To borrow a quote from the inimitable Lewis Carroll, the Oklahoma City Philharmonic's recent classics concert got progressively curiouser and curiouser.
Hector Berlioz (1803-1869) was well ahead of his time in regards to orchestration. Nearly a century and a half later, his remarkable facility still retains a freshness that any composer would be happy to emulate.
“Harold in Italy” is clearly one of his more unusual compositions, a musical hybrid that is not a concerto for viola, although the instrument does figure prominently throughout its four movements. And, yes, its orchestrational innovations still delight the ear.
We've been programmed to assume that if a soloist stands in front of an orchestra (or is seated at the piano), we're about to hear a work that showcases his musical virtuosity. But “Harold in Italy” never makes the soloist jump through hoops.
The solo part is decorative rather than splashy, not unlike an obbligato line that hovers above an orchestral work unfolding below. Principal violist Royce McLarry proved to be an accomplished soloist, with a warm if occasionally understated sound that nicely served as guide and observer. More attractive still were the instrument's orchestral pairings — viola and harp, viola with horns — that cast it in an ever-changing light.
This all-French concert's second half was devoted to the music of Camille Saint-Saens, starting with the always-appealing “Danse Macabre.” The opening to this night of revelry starts with the harp playing a dozen repeated notes to indicate that midnight is upon us.
Then, the concertmaster's intentionally mistuned E-string creates an eerie introduction using the tritone. Indeed, Gregory Lee's frequent solo contributions were masterfully executed. When the devil's festivities really cranked up, the orchestra sounded marvelous — powerful, nicely balanced and terrifically sonorous — as Joel Levine whipped the work into a veritable frenzy.
Barry Douglas has always been a popular soloist with this orchestra but his fourth visit here featured him in a concerto that hasn't figured prominently in his repertoire: Saint-Saens' “Piano Concerto No. 2 in G Minor.”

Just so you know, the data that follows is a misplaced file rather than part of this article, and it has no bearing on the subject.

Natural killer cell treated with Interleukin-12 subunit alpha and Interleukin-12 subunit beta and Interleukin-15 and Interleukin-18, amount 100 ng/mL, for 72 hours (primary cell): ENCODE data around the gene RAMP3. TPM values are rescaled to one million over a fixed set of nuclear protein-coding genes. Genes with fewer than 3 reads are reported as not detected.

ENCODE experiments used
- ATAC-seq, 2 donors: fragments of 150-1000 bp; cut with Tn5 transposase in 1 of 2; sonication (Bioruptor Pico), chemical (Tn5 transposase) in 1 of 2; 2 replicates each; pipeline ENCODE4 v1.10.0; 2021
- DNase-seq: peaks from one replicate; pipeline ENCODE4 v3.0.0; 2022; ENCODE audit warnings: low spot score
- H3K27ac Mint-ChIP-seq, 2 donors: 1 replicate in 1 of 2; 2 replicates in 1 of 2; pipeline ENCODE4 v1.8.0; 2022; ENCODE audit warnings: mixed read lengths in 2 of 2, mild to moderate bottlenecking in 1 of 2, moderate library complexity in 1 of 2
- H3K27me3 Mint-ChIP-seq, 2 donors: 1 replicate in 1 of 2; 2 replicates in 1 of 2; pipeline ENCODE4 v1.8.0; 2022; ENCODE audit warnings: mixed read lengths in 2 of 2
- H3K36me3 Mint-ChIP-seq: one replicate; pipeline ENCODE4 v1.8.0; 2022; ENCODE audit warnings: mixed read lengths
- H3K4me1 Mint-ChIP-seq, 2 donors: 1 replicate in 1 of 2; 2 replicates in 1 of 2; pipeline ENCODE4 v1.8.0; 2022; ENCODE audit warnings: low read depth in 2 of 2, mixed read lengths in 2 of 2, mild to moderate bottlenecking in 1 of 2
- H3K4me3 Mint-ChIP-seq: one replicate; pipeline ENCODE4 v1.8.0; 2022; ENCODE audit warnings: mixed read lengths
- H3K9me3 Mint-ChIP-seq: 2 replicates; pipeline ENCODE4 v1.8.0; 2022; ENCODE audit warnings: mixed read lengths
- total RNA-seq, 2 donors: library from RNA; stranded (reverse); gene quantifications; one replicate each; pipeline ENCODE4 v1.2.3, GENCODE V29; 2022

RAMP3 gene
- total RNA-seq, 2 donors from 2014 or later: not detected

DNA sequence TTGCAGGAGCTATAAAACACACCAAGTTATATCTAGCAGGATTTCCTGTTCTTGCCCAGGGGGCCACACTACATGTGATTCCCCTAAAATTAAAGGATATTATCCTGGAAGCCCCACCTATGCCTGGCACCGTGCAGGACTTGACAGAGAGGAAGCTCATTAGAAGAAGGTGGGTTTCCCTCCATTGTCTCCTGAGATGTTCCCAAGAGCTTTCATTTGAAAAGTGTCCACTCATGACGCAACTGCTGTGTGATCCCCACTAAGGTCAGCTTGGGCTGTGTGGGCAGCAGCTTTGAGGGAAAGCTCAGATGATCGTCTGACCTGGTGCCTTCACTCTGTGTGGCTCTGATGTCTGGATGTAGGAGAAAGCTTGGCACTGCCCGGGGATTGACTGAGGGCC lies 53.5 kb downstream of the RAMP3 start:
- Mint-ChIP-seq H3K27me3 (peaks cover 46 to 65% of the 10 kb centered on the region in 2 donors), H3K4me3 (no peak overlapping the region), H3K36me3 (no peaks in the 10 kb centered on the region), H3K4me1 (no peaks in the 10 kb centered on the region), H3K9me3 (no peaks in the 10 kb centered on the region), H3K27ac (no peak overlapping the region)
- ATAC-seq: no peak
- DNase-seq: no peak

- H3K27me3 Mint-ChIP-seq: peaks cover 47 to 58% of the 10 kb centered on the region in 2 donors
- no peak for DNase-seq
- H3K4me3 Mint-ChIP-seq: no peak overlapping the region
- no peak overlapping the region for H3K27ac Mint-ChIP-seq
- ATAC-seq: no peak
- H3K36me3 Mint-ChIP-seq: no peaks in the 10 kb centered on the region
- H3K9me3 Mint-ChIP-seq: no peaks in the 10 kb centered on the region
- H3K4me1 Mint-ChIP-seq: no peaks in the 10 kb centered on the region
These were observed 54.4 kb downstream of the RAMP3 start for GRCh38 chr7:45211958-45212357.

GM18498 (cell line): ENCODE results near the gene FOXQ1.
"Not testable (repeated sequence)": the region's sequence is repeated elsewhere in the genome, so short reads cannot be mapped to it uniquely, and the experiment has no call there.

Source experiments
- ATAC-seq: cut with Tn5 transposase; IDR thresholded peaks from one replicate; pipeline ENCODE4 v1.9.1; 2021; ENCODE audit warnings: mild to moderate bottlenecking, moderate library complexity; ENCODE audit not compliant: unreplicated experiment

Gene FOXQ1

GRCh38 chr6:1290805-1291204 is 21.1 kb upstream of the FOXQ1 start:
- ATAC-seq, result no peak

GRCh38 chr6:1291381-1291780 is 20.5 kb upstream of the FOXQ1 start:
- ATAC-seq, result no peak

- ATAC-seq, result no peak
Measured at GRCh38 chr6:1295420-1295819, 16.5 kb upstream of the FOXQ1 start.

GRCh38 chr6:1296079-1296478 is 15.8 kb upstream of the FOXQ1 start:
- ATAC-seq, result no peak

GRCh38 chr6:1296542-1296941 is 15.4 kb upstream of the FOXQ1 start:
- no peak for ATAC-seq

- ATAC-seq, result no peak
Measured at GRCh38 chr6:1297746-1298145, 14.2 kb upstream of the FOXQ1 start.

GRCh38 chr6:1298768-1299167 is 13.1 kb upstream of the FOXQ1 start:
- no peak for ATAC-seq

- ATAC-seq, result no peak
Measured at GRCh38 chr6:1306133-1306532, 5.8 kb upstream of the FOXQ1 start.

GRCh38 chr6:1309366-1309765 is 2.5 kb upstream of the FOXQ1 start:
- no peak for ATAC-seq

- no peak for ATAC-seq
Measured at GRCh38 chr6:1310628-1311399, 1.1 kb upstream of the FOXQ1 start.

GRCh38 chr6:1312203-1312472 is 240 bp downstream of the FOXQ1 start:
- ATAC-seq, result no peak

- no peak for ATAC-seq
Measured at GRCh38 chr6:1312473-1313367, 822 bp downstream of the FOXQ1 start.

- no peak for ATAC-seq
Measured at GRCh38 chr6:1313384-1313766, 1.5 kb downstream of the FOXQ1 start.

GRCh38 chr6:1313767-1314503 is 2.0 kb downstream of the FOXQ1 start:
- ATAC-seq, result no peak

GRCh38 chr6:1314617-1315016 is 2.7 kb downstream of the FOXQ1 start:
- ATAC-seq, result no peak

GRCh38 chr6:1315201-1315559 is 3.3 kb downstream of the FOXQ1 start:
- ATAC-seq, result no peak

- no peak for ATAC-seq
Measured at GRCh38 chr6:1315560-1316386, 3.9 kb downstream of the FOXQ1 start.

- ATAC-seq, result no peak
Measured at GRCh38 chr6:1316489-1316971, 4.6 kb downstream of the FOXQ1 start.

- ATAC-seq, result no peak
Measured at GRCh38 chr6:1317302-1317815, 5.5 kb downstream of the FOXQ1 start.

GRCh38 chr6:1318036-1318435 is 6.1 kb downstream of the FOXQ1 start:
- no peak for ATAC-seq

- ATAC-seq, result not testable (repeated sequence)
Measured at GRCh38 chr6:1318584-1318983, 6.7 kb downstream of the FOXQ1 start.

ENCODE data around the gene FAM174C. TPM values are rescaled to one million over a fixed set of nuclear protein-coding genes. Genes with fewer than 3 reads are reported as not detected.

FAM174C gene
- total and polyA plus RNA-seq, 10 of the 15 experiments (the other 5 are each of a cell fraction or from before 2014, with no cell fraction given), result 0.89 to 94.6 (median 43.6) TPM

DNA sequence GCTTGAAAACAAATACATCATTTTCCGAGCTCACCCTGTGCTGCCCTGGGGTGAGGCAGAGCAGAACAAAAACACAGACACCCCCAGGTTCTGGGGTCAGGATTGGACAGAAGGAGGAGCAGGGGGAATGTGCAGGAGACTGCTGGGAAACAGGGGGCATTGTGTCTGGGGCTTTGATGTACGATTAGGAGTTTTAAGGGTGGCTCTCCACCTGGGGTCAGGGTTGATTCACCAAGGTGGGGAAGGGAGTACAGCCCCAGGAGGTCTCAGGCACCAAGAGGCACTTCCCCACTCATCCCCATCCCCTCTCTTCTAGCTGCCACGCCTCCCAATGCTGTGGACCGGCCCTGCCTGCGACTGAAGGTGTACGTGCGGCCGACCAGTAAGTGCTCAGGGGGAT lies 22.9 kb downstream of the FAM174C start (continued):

The work's unusual opening, an extended introduction for the soloist, illustrated that this was to be no conventional performance. Douglas indulged in frequent displays of rubato that suggested a more romantic than classical approach.
Douglas sat high at the piano, a position that afforded him greater leverage when it came to drawing a big sound from the instrument — so much so at times that his playing sounded heavy handed.
This concerto is filled with evocative filigree passages for the soloist but they rarely sounded as such in Douglas' hands. One felt at times that he was trying to oversell the piece.
In the finale, he pushed harder still. The combination of too weighty an approach with a liberal use of pedaling made it sound as if Douglas was trying to turn this concerto into something by Tchaikovsky — huge washes of sound and thundering octaves.
While many audience members cheered such grandstanding, this wasn't what Saint-Saens had in mind. Douglas' encore, the Prelude from Debussy's “Pour le Piano,” was fleet but lacked finesse. To paraphrase another well-known quote, this one from “The Fantasticks,” you wonder how these things happen.
— Rick Rogers